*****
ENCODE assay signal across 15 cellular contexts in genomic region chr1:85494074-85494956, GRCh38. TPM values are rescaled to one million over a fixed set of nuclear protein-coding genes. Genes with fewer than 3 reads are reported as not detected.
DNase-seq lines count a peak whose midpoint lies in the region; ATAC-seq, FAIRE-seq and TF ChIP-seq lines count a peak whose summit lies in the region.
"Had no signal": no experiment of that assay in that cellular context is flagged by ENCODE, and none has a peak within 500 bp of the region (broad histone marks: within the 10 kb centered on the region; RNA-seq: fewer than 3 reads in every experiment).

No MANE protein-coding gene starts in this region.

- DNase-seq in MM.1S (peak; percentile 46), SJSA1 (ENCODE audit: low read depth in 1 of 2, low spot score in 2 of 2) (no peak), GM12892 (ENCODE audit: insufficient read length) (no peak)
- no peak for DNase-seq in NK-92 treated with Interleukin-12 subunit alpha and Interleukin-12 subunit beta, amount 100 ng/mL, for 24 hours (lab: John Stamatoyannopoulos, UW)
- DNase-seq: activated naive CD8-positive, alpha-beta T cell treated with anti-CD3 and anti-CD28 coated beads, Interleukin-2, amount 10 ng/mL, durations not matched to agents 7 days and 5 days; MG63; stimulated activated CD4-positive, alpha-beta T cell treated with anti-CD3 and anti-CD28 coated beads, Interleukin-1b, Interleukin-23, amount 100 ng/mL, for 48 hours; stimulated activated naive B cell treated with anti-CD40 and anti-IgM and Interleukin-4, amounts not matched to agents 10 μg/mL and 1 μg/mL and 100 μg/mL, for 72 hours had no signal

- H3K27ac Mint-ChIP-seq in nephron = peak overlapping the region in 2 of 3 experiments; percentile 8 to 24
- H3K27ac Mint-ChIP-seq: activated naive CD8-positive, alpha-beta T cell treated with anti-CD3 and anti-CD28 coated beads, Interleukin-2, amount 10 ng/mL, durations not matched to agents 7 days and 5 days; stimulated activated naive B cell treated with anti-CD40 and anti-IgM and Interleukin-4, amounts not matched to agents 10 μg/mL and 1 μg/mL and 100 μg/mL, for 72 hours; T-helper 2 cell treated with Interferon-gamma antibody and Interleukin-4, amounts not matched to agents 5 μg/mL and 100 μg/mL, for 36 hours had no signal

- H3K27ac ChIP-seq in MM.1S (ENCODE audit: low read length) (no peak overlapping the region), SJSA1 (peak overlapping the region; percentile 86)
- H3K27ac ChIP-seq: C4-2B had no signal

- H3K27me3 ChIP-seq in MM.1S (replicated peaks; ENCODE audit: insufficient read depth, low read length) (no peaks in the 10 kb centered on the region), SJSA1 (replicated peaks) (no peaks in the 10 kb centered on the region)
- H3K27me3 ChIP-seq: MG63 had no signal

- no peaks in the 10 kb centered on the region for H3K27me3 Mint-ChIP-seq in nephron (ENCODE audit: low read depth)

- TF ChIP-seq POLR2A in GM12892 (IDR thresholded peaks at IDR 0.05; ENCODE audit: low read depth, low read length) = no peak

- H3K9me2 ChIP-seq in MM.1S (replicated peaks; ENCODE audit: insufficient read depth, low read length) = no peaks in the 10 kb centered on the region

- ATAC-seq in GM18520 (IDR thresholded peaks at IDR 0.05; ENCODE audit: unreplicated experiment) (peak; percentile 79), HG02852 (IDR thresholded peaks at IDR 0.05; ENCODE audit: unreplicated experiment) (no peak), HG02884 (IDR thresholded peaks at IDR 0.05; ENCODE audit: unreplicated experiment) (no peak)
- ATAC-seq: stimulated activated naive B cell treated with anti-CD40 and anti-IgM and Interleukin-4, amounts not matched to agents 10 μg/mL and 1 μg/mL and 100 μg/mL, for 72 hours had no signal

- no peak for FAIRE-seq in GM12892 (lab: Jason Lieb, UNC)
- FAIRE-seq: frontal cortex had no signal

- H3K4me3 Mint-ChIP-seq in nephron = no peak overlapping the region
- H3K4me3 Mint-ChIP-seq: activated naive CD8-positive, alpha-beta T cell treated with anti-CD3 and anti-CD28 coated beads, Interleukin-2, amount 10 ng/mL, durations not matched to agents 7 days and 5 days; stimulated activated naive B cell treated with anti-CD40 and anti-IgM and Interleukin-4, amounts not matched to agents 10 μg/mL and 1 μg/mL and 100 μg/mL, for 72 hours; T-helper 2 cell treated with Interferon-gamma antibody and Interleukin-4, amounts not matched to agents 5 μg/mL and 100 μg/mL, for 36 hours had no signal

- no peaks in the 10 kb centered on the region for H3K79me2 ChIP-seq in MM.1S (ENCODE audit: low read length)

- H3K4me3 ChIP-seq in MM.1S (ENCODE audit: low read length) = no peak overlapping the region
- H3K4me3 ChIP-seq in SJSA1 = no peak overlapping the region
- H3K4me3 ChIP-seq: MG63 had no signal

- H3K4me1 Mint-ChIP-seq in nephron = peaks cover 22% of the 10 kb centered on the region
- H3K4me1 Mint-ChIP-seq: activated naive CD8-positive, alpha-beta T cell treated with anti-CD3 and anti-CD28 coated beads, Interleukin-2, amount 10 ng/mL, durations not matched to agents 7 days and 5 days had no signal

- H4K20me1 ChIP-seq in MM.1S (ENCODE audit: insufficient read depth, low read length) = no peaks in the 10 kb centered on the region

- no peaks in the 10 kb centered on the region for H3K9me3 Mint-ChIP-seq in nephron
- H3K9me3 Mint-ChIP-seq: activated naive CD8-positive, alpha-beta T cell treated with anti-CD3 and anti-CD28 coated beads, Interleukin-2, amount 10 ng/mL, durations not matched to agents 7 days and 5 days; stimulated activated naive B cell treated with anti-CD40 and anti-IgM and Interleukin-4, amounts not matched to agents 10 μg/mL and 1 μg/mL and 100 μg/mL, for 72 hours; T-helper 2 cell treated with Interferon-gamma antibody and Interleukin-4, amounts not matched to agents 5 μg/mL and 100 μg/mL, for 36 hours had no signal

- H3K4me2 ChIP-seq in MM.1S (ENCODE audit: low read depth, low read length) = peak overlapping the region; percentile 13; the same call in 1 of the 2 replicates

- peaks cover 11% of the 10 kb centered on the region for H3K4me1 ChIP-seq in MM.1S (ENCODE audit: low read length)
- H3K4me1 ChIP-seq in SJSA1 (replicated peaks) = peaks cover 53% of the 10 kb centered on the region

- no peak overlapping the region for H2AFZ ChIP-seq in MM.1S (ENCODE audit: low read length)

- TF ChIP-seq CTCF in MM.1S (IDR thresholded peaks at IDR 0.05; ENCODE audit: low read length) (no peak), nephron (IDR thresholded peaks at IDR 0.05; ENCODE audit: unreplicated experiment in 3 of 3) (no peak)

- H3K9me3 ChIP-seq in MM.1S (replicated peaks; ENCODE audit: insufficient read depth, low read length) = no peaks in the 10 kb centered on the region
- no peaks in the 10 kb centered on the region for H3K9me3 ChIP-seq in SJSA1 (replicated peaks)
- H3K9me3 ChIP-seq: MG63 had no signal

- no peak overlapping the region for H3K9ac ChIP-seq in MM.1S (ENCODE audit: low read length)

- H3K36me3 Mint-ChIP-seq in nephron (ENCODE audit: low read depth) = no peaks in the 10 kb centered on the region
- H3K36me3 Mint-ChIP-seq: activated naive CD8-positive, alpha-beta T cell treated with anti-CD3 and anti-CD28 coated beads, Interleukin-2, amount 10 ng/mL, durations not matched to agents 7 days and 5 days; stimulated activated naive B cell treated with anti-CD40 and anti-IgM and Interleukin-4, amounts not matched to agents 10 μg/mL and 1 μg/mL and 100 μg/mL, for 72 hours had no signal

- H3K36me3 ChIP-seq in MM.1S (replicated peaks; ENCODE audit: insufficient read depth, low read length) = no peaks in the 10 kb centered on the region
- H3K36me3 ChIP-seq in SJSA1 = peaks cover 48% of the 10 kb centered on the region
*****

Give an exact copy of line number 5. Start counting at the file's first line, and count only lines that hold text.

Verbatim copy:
- DNase-seq in MM.1S (peak; percentile 46), SJSA1 (ENCODE audit: low read depth in 1 of 2, low spot score in 2 of 2) (no peak), GM12892 (ENCODE audit: insufficient read length) (no peak)